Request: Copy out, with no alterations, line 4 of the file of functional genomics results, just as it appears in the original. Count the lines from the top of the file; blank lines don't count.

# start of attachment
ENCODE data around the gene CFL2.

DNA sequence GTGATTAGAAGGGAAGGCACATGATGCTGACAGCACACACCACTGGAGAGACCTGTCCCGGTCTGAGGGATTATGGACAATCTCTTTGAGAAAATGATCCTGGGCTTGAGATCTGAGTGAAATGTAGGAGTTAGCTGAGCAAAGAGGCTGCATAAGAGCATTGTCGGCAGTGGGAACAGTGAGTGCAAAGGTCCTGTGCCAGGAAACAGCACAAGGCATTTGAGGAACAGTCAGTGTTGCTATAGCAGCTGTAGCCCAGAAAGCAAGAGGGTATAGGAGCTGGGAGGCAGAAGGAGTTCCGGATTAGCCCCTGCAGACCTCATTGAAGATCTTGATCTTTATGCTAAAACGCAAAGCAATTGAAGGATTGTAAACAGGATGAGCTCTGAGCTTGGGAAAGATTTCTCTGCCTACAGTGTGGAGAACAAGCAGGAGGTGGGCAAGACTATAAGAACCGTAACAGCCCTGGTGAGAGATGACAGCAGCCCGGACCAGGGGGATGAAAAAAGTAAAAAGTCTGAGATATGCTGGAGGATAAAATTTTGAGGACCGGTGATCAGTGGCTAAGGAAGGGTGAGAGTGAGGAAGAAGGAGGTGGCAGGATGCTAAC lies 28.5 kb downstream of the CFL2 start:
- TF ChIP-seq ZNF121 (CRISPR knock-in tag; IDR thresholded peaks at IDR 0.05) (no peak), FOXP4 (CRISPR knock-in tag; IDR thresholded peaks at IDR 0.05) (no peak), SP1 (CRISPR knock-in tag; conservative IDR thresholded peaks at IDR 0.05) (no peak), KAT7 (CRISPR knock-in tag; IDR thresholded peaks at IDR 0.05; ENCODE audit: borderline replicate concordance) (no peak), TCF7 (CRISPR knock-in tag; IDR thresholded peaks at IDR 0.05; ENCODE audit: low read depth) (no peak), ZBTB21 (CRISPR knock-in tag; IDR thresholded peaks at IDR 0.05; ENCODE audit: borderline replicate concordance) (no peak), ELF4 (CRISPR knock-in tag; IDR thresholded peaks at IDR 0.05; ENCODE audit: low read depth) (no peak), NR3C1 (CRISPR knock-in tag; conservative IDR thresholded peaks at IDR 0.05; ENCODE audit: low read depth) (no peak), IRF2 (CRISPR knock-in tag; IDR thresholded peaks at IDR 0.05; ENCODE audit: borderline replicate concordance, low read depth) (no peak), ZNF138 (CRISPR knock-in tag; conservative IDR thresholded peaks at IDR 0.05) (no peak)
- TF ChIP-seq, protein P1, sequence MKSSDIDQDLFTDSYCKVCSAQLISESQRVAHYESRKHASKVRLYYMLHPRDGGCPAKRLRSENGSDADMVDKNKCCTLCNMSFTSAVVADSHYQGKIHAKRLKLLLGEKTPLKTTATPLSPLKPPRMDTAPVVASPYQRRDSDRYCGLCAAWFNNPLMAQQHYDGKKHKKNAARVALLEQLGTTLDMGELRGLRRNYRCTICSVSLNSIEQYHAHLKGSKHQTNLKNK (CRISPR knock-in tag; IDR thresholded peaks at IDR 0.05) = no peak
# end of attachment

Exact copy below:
- TF ChIP-seq, protein P1, sequence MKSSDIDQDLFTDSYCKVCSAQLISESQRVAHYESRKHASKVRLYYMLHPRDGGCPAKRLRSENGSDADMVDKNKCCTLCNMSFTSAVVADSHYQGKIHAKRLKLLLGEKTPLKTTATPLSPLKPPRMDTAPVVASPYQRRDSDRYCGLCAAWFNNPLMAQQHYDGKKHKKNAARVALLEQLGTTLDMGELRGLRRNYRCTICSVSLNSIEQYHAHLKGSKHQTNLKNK (CRISPR knock-in tag; IDR thresholded peaks at IDR 0.05) = no peak